From Psychological Benefits of Prostheses to Age-Appropriate User Interfaces
Mitteldeutscher Rundfunk participates in the 8th German Diversity Day on 26 May 2020 and looks at research at the interface between man and technology at Chemnitz University of Technology.
Understanding diversity as enrichment, showing appreciation regardless of gender, nationality, ethnic origin, religion or ideology, disability, age, sexual orientation and identity, and actively promoting the idea of diversity - these are the goals of German Diversity Day, which was proclaimed by the association Charta der Vielfalt e.V. (Charter of Diversity) and is intended to give institutions and companies throughout the country the opportunity to present their diversity strategy to a broad public. Due to the Corona pandemic, this year's day is being held digitally. On 26 May 2020, Chemnitz University of Technology will also fly the flag for diversity - together with the broadcaster Mitteldeutscher Rundfunk (MDR).
Prostheses, more than just a replacement
In an online article (german only) by the editorial staff of MDR Wissen, Prof. Dr. Bertolt Meyer, Chair of Organizational and Economic Psychology at Chemnitz University of Technology, has his say about prostheses, which today are more than just a replacement. Meyer was born without a left forearm and wears a bionic prosthesis (i-Limb) which helps him to cope with everyday life. Thanks to his personal experience and his research in the field of "diversity," he has been one of the most sought-after experts in the classification of social development at the interface between man and machine for many years. "Our research shows that for people with disabilities a prosthesis not only offers a functional advantage because it allows them to do more things, but also a psychological one. This is because the prosthesis compensates to a certain extent for the stigma associated with disability," says Meyer.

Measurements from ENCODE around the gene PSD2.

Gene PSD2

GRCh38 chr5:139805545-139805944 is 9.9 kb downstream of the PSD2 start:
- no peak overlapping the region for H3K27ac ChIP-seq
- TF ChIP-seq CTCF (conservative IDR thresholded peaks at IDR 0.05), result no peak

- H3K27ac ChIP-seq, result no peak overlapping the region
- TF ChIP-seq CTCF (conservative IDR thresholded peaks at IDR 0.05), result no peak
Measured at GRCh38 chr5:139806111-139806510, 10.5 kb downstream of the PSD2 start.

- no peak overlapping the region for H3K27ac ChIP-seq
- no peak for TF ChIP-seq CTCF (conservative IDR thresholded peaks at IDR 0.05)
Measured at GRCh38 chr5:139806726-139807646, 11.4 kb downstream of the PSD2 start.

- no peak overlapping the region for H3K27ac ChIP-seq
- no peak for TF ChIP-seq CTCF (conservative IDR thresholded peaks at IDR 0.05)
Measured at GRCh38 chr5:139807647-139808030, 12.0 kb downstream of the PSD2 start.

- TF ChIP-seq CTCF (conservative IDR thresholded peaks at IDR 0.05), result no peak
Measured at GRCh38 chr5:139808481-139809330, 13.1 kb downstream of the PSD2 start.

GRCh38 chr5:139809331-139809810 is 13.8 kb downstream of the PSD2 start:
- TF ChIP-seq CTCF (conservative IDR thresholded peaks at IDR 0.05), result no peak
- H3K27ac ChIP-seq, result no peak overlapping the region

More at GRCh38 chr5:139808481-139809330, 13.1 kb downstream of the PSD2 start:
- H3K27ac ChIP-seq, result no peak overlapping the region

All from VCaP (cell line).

How technology should be designed for older people
Age-related restrictions in the workplace will be a topic on the Diversity Day in the MDR magazine "Umschau" at 20:15. In a generational duel, "Umschau" wants to test how children cope with the technology of their grandparents and vice versa. Devices such as VHS players, record players, and typewriters are hardly used today. Can the children intuitively grasp how they work? In return, grandparents should try to cope with the technology of today. Scientists from Applied Geropsychology and Cognition Department at Chemnitz University of Technology (Director: Prof. Dr. Georg Jahn), together with representatives of the university's Senior Citizens' College (Scientific Director: Prof. Dr. Roland Schöne), will explain how user interfaces must look so that they do not frighten older people.
(Note: Those who missed the program or cannot watch it at this time will find it in the media library (german only) after the broadcast).
(Author: Mario Steinebach / Translation: Chelsea Burris)